Updated: Jan 17, 2022
"Businesses are becoming places in which meaning can be created, in which mutuality begins to happen." - Marc Gafni.
What is Business? Is it a meaningless mechanistic entity developed by humans to facilitate the exchange of transactions or a living and breathing culture with its values and history to serve a purpose?
Most of the countries recognize corporates as a person by law. Corporations, like people, can be liable for the contracts they sign; they can own property and borrow money if needed. In some cases, like in the highly debated 2010 Citizen United decision in the US, they can even spend money for political lobbying.
The supporters of corporate personhood call this "legal fiction," where the intent is mainly fictional to ease the legal, contractual processes. However, the critics call that extending corporate personhood provisions can make it easier for wealthy corporations to exploit "normal" people and nature. Either way, in the 21st century, as corporations move towards personhood, we must subject them to values and ethical standards as we would to a normal human being.
A business or a corporation, in simple terms, is a group of individuals coming together to perform a defined purpose. Every business satisfies an unmet demand, and in the process, provides work for people and earns profits.
According to Harvard Business Review, "9 out of 10 people are willing to earn less money to do more meaningful work." Providing meaningful work has become a requirement for companies in the 21st century to attract and retain customers and talented employees.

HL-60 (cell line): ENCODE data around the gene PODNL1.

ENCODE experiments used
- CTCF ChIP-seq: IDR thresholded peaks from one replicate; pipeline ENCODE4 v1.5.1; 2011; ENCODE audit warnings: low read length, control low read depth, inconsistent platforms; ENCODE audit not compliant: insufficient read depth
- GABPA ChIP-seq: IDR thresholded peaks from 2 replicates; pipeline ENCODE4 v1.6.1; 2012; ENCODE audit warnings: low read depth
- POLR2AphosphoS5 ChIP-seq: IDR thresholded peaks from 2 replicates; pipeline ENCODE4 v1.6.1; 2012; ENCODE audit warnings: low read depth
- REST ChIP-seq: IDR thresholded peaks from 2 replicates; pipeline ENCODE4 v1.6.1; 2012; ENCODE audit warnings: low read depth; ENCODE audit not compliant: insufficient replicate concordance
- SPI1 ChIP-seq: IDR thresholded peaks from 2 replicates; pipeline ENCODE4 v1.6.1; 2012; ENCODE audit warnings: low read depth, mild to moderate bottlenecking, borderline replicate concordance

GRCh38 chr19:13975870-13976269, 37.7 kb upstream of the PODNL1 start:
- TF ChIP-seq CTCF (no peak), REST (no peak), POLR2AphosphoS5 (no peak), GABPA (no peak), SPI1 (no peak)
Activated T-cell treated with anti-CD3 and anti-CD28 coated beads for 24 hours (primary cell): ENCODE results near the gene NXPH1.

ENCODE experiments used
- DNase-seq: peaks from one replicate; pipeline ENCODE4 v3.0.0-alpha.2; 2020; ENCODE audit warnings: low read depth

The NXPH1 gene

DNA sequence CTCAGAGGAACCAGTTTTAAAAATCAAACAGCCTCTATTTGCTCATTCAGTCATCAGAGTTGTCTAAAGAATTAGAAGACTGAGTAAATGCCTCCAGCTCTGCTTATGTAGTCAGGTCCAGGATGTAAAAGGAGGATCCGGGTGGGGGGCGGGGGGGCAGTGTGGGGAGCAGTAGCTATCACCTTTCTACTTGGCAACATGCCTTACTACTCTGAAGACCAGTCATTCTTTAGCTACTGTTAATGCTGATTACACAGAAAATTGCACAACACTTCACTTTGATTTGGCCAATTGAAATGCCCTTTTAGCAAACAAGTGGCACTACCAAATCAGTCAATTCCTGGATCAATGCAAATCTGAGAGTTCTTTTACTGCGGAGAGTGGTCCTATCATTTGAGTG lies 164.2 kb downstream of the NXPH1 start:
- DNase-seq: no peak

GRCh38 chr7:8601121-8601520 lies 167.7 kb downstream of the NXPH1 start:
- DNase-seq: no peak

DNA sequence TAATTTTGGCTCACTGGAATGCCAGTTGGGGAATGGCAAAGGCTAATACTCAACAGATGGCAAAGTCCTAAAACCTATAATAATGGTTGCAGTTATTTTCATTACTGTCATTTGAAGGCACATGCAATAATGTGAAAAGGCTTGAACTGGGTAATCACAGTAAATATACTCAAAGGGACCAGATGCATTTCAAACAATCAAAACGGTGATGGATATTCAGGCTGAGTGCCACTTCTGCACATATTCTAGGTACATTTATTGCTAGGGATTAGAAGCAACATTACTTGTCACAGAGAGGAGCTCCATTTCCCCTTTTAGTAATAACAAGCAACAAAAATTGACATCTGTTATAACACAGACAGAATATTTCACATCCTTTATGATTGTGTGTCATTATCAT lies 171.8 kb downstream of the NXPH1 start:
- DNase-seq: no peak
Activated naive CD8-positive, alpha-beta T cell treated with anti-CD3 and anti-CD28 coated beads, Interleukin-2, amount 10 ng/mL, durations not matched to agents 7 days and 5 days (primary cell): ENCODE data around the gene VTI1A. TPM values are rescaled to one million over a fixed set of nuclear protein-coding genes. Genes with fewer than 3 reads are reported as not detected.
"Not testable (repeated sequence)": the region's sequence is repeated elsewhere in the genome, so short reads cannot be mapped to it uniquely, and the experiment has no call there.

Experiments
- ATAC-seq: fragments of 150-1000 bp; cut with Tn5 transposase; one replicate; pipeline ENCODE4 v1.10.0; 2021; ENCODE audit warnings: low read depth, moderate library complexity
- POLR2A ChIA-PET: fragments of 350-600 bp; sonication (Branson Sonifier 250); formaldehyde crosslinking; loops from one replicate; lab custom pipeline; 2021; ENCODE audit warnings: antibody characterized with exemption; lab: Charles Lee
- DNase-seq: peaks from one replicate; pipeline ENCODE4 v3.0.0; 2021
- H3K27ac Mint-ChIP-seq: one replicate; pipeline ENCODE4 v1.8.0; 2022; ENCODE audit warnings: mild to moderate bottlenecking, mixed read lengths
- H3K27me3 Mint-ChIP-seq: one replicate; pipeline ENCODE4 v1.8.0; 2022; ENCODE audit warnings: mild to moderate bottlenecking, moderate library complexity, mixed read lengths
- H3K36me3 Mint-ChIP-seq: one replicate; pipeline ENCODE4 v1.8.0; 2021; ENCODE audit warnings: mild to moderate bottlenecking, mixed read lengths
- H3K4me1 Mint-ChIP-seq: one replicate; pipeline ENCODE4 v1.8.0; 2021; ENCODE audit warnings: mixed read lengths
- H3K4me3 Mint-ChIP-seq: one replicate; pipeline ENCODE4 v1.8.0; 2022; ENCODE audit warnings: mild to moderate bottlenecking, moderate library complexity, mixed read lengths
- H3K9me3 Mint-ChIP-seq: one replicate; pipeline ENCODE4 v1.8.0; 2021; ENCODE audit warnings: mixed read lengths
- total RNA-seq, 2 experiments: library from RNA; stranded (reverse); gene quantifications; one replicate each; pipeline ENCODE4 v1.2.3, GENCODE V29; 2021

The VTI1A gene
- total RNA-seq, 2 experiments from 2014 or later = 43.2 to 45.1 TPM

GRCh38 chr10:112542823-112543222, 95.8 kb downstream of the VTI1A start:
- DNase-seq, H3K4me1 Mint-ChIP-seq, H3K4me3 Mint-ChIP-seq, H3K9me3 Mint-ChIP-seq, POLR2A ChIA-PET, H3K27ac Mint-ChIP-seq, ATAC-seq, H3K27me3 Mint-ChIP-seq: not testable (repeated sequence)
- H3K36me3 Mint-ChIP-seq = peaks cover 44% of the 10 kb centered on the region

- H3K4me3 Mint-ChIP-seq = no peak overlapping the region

What demand it should meet and how the demand should be met distinguishes one company from another and provides the meaning of their existence. Just like humans, the way a business acts in society is the reflection of its Self.
What demand should a business meet?
Bertrand Russell said, "All human activity is prompted by a desire."
Businesses traditionally have been set to create and satisfy the desires, generating profits in the process. Someone wants something, and some else provides it, generating profits that can eventually fulfill the provider's desires. The cycle continues, and the money circulates, fueling the engine of desires.
The engine was further fueled from the18th century onwards as the industrial revolution leveraging science and technology progress substantially increased the supplies. Edward Bernays, the nephew of Freud, played a crucial role in 20th century America to increase the demand by kindling our irrational Selfself's desires.
When smoking became all about freedom, we smoked, and there were always enough cigarettes. In the last couple of centuries, we perfected the game of demand and supply and even based our economies on the same model.
The question, "what is the impact of our desires?" was neither asked by us nor cared by business to explain. The consumerism perpetuated from the advertisement and entertainment was enough to keep us busy. By the end of the 20th century, our Self became so intertwined with the businesses that we even find it difficult to distinguish whether what we want is really what we want or have been programmed to want this.